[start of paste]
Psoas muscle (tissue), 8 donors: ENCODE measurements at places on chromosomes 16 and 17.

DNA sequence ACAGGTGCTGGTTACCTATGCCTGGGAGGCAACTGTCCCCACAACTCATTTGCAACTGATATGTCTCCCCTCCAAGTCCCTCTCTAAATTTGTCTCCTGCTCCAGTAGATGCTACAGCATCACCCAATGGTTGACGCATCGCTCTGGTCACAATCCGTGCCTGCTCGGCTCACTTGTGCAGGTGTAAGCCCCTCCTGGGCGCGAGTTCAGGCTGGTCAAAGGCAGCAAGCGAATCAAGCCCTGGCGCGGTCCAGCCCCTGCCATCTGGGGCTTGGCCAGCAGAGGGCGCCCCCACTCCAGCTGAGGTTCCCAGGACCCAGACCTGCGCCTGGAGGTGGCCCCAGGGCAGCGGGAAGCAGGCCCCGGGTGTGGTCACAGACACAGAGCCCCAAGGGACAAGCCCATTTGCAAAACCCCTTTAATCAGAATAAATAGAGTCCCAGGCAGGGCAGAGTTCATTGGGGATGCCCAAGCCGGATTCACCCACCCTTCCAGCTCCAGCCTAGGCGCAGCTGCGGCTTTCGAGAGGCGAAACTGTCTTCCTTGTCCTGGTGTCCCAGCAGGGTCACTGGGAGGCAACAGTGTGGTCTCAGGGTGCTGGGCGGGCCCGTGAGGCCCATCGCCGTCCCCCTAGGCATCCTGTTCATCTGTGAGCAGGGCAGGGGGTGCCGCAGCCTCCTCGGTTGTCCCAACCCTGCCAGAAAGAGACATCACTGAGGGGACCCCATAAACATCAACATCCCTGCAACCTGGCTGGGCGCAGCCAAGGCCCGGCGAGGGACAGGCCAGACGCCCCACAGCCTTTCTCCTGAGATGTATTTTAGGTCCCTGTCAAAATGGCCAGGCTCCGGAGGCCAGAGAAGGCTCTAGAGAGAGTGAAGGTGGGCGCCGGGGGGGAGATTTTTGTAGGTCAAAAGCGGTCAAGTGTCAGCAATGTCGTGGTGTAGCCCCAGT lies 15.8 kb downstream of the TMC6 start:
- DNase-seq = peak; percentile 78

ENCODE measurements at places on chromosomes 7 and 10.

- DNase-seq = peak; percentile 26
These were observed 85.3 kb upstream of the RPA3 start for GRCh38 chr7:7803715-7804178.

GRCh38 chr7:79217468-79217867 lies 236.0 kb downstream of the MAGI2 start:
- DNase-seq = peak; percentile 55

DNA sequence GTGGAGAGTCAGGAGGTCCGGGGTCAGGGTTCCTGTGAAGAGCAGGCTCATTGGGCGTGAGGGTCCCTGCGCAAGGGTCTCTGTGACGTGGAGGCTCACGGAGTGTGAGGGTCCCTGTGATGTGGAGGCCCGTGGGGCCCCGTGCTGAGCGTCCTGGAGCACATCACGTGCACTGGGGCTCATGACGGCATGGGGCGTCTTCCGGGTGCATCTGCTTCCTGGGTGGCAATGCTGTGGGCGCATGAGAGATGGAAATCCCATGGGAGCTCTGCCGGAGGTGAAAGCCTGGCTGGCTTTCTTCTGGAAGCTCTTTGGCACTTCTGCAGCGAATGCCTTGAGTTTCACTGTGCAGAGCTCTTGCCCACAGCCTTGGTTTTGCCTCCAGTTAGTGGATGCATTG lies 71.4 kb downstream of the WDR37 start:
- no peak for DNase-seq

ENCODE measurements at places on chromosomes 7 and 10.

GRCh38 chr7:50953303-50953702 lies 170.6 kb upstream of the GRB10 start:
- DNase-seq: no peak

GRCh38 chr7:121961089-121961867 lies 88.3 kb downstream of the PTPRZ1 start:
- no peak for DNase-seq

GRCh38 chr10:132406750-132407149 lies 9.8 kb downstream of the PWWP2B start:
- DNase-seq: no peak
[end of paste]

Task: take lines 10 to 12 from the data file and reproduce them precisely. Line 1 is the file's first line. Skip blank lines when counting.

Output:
- no peak for DNase-seq

ENCODE measurements at places on chromosomes 7 and 10.

GRCh38 chr7:50953303-50953702 lies 170.6 kb upstream of the GRB10 start: